Billionaire Masayoshi Son will start selling his humanoid robots named “Pepper” at Sprint Corp. (S) stores in the U.S. by next summer, part of SoftBank Corp.‘s push to take the technology beyond factory floors.
SoftBank also has received between 300 and 400 inquiries about Pepper from companies in finance, food service and education, Fumihide Tomizawa, chief executive officer of SoftBank Robotics, said yesterday. The 1.2 meter (4 foot) robot dances, makes jokes and estimates human emotions based on expressions. Pepper will go in sale in Japan in February for 198,000 yen ($1,900) while the company hasn’t set a U.S. price.
SoftBank, which paid $22 billion for control of Sprint last year, is investing in robotics as Japan seeks to double the value of domestic production to 2.41 trillion yen by 2020. SoftBank has developed an operating system that controls robots in the same way Google Inc.’s Android software runs smartphones, with the platform open to customization for use in construction, health care and entertainment industries.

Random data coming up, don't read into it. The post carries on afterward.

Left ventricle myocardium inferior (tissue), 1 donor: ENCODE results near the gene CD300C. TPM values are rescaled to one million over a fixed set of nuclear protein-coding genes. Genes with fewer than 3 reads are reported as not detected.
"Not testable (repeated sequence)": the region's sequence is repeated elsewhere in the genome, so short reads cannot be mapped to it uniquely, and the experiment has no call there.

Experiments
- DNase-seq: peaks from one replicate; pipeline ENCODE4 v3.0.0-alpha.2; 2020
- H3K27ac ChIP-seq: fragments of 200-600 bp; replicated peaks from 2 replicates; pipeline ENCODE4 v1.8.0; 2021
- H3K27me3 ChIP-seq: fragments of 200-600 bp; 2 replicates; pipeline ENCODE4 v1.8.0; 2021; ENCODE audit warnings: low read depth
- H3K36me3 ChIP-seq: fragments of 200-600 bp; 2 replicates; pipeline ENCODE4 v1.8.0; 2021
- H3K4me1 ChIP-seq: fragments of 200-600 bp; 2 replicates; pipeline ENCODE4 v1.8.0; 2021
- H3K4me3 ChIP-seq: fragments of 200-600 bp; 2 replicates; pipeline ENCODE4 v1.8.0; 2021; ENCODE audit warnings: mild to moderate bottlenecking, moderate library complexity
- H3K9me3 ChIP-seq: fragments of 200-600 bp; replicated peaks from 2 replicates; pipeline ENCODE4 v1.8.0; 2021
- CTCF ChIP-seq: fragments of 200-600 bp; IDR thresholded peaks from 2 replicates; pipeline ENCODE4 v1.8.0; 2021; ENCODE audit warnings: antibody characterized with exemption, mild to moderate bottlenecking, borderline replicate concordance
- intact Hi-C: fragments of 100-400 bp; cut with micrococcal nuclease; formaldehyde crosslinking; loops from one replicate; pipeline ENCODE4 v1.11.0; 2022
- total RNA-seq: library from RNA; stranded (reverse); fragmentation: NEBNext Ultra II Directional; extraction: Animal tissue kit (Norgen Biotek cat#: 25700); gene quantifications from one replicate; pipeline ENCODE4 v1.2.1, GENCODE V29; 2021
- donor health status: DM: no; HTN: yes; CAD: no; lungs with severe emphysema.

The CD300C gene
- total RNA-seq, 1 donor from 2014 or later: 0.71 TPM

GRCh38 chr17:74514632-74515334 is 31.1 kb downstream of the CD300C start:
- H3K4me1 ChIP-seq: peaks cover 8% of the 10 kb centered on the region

“We will sell Pepper in the United States within a year after gathering information in Japan,” Tomizawa said. “I won’t be surprised if Pepper sales will be half to business and half to consumers.”
SoftBank Robotics was established as a subsidiary in July to direct the company’s business and sell Pepper, which is equipped with a laser sensor and 12 hours of battery life.
Shares (9984) of SoftBank rose 1.3 percent to 7,541 yen at the close of trade in Tokyo. The stock has declined 18 percent this year while the benchmark Topix index is little changed.
The robot was initially targeted at families and the elderly before getting attention for business use since its June unveiling.
Tomizawa declined to specify the company’s sales targets for robotics. SoftBank expects to generate revenue through applications and original content as customers personalize their robots.
“The basic premise is to produce profit,” Tomizawa said. “Son is aggressively involved in the project and we report to him one or two times a month.”